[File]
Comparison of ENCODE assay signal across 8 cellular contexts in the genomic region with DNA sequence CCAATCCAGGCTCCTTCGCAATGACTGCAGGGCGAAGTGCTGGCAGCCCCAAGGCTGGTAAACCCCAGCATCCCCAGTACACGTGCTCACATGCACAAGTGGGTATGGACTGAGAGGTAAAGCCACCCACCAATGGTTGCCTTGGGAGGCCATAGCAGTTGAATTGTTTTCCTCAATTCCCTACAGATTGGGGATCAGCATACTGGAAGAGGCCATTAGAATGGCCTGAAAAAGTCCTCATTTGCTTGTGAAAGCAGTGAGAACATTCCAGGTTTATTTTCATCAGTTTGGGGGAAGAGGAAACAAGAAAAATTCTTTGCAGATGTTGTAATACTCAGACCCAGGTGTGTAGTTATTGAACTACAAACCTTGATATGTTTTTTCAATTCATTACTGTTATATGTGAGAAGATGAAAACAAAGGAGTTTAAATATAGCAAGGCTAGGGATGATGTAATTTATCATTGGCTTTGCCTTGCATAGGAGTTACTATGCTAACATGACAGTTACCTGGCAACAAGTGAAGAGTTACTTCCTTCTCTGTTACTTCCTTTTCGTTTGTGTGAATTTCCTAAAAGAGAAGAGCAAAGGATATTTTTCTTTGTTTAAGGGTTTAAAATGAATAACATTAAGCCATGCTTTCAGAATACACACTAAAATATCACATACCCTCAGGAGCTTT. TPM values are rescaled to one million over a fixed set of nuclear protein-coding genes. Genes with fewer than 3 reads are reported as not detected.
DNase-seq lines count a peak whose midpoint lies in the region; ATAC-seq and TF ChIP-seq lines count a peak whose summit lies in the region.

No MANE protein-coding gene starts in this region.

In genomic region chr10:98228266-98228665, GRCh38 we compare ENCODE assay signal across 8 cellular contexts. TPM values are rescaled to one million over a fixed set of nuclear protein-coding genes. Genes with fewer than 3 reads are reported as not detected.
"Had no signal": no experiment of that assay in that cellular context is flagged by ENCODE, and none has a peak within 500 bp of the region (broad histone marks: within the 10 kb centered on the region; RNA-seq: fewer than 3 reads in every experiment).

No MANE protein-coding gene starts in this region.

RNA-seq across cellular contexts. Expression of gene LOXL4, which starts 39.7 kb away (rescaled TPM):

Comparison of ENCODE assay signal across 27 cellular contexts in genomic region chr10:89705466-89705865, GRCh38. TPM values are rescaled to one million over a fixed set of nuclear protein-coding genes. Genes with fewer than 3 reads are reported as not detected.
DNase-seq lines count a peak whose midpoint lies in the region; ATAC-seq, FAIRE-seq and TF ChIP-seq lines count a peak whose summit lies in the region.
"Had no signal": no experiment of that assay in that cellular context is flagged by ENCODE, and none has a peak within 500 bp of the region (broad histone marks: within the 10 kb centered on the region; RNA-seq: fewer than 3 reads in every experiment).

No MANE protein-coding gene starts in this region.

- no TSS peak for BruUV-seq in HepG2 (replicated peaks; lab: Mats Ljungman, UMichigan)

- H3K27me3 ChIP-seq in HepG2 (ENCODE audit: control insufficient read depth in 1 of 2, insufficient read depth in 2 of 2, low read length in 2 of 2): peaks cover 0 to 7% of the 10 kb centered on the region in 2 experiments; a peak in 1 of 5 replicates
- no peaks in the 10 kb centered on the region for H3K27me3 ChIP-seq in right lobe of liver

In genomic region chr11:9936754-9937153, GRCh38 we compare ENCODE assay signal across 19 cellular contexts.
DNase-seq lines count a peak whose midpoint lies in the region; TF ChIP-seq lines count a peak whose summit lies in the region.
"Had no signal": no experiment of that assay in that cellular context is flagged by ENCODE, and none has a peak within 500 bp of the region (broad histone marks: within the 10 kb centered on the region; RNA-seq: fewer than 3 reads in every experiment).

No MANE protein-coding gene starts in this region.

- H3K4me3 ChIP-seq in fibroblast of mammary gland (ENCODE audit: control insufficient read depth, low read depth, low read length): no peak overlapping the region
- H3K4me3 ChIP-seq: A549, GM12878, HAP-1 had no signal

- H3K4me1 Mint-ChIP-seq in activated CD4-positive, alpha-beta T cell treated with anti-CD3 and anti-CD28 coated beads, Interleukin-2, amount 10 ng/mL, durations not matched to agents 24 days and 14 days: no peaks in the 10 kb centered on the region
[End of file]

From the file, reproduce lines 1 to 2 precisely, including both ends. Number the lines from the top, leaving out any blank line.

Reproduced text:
Comparison of ENCODE assay signal across 8 cellular contexts in the genomic region with DNA sequence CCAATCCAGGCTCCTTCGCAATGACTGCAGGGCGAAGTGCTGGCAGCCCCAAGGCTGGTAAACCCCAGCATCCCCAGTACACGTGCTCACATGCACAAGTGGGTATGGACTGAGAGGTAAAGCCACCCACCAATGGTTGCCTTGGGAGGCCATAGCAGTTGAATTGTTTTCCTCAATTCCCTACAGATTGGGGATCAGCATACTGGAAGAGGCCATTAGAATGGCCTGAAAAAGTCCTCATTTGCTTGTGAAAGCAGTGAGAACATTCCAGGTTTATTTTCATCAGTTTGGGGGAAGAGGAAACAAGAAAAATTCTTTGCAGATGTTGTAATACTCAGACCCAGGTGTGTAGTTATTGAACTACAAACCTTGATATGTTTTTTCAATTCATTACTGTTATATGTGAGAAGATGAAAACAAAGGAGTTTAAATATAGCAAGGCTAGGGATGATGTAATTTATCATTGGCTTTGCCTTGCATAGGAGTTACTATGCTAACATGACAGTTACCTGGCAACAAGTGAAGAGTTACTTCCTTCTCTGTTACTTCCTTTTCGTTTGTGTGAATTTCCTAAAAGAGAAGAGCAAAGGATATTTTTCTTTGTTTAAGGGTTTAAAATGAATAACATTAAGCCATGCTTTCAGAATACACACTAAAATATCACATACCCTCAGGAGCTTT. TPM values are rescaled to one million over a fixed set of nuclear protein-coding genes. Genes with fewer than 3 reads are reported as not detected.
DNase-seq lines count a peak whose midpoint lies in the region; ATAC-seq and TF ChIP-seq lines count a peak whose summit lies in the region.